More than 1 million Georgians requested absentee ballots, shattering all previous records and demonstrating support for Secretary of State Brad Raffensperger’s shift from in-person voting.
“Our goal was to keep voters safe and take the pressure off of our in-person voting locations,” Raffensperger said Thursday in a Capitol news conference. “We have more than achieved that goal.”
Raffensperger took steps in response to the COVID-19 infection designed to protect voters and poll workers, including using his authority to delay the primary election to June 9 and to mail absentee-ballot applications to 6.9 million active registered voters.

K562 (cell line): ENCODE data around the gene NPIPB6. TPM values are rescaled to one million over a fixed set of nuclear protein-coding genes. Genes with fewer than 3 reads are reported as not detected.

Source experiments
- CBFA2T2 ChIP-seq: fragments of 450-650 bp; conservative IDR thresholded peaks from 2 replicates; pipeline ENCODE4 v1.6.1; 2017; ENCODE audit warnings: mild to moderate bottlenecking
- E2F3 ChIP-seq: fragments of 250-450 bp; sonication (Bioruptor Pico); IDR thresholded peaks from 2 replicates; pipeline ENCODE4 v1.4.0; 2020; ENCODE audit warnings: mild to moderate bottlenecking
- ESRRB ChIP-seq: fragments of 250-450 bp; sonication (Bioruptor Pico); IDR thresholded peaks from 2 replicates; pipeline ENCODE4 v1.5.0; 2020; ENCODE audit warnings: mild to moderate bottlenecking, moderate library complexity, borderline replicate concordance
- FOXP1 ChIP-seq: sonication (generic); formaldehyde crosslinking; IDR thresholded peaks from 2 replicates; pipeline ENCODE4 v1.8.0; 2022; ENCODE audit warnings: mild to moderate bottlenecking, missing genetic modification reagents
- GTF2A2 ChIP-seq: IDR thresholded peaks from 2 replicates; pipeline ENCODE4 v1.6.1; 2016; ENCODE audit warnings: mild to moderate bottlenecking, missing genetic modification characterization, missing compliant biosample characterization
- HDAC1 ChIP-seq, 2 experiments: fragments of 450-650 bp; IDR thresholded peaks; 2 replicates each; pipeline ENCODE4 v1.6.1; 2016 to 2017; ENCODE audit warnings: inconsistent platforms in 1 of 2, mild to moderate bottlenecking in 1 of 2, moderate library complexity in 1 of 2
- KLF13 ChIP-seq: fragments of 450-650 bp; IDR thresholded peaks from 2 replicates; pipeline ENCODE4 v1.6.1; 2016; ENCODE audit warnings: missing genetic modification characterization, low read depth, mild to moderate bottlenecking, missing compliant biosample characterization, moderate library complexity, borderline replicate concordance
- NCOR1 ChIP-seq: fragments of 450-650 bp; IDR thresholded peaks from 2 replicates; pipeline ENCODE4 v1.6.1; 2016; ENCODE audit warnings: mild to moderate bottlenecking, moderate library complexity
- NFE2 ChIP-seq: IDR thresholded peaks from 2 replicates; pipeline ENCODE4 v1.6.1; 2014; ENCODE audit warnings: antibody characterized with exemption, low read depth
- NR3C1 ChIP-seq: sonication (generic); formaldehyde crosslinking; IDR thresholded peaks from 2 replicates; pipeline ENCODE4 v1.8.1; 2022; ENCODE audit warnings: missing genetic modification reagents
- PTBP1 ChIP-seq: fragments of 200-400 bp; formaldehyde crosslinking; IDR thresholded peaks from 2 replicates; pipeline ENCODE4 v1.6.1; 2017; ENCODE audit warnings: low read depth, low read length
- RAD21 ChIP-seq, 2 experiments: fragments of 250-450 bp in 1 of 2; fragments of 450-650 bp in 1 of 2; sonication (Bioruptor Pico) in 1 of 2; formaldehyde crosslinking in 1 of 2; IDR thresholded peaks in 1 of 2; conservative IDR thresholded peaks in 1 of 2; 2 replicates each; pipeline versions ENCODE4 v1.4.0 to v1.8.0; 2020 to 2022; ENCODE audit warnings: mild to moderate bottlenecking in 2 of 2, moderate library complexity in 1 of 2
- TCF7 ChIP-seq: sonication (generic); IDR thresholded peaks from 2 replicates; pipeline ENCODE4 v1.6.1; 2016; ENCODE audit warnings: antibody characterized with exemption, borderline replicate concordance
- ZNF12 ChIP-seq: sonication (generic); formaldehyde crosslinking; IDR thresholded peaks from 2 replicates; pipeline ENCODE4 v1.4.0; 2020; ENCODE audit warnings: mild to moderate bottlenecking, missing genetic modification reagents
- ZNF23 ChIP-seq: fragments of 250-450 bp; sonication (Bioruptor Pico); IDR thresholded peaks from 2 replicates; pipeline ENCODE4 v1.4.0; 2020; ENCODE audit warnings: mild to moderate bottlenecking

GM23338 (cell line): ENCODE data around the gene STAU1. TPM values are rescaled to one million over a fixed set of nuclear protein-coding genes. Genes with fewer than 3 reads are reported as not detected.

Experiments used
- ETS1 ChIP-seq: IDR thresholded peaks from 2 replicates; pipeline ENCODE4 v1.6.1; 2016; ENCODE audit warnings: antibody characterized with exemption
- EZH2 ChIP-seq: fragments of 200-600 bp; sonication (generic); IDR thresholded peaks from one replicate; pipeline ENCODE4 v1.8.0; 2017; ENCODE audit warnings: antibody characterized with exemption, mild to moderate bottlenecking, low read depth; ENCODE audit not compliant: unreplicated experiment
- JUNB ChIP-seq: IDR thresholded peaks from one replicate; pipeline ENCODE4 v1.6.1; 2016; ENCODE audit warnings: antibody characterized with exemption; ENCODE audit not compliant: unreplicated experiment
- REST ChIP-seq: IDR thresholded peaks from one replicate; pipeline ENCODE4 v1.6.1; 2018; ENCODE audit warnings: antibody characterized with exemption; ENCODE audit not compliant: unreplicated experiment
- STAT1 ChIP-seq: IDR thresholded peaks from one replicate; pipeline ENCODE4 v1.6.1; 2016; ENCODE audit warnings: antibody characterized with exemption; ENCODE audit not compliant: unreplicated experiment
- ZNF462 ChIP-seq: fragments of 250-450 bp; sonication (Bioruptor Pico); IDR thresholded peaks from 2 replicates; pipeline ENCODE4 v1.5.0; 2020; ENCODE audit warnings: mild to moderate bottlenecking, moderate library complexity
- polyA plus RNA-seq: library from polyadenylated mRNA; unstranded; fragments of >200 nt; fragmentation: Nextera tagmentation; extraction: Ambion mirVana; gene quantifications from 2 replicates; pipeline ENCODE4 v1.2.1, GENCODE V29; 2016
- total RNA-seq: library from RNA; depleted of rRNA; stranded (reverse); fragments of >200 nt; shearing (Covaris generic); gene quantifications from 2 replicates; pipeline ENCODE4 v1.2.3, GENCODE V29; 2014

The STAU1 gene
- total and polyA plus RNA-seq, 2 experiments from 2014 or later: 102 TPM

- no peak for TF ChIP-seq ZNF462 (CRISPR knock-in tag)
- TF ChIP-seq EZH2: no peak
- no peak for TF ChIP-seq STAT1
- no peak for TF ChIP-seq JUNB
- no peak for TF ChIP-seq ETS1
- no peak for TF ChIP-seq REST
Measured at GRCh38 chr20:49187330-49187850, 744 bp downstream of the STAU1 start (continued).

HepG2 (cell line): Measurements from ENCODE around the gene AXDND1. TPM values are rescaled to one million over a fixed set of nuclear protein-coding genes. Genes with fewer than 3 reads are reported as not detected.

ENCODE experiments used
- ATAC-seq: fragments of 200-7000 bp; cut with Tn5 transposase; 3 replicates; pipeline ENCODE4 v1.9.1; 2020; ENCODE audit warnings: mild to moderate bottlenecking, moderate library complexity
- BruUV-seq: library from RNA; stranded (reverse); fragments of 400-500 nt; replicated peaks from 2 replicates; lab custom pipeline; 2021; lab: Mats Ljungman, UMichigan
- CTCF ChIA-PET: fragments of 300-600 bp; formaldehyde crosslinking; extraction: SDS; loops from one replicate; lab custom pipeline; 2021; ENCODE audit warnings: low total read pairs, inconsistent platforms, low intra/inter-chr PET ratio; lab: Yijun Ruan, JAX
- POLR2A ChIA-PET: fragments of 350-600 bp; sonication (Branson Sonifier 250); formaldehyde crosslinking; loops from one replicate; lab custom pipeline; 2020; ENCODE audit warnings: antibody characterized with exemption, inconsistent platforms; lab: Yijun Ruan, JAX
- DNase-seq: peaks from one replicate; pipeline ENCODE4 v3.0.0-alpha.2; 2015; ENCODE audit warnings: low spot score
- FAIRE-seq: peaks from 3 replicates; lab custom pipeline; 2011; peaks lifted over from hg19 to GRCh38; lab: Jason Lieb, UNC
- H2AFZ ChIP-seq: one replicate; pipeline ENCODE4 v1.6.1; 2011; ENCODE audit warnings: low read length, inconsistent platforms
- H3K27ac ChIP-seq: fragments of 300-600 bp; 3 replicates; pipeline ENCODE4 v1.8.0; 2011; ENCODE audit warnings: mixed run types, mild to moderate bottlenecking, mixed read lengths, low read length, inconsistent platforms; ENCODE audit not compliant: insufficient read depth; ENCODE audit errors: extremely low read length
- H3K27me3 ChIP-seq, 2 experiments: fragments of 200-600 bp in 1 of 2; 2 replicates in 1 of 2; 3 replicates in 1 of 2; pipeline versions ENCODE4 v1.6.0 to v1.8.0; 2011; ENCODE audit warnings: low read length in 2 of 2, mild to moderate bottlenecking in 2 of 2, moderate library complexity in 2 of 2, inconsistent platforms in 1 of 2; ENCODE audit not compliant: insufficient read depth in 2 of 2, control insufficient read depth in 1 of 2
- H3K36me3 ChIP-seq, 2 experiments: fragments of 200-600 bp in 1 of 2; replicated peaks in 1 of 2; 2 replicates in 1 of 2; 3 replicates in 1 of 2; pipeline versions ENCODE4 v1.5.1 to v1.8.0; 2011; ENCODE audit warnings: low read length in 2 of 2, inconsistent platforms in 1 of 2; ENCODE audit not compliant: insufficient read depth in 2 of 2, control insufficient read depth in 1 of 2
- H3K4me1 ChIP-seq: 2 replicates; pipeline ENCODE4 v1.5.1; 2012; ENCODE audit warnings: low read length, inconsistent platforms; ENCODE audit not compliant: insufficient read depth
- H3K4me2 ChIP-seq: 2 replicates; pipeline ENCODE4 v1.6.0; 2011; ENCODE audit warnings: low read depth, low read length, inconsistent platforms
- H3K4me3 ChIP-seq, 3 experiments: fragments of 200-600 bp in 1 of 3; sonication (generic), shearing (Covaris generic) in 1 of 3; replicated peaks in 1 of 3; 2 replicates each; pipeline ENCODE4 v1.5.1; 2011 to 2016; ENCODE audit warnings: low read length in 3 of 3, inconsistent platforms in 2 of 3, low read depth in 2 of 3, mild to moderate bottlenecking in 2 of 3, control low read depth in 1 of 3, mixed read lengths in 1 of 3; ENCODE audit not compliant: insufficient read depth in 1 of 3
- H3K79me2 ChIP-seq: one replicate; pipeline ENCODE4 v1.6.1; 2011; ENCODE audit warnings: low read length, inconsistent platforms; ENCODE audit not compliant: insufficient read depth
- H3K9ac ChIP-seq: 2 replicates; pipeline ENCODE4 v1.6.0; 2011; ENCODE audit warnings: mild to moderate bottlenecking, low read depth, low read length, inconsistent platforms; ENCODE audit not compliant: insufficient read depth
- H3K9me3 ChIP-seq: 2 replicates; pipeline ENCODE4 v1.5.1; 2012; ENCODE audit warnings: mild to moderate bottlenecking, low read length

He applauded voters for following his lead to vote absentee, most for the first time.
He also thanked the county election offices, state Elections Division staff and vendors Dominion Voting Systems, Runbeck Election Services, and RR Donnelly for quick action in gearing up for the record-breaking volume of absentee voters. Other states have taken years to prepare for changing a significant portion of their votes to mail-in ballots.
“My office redesigned the absentee ballot application, worked with RR Donnelly to get them produced as a self-mailer, and from the day we announced the plan to send 6.9 million absentee applications to voters, to the first ones being mailed was just 6 days,” he said. “It was pretty amazing coordination.”
As of Thursday, more than 1 million voters have requested absentee ballots, and 700,000 ballots have already been sent.
In 2016, Georgia’s last statewide general primary in a presidential election year, just 37,231 absentee ballots were cast. The number of absentee ballot requests is already more than 30 times that and growing.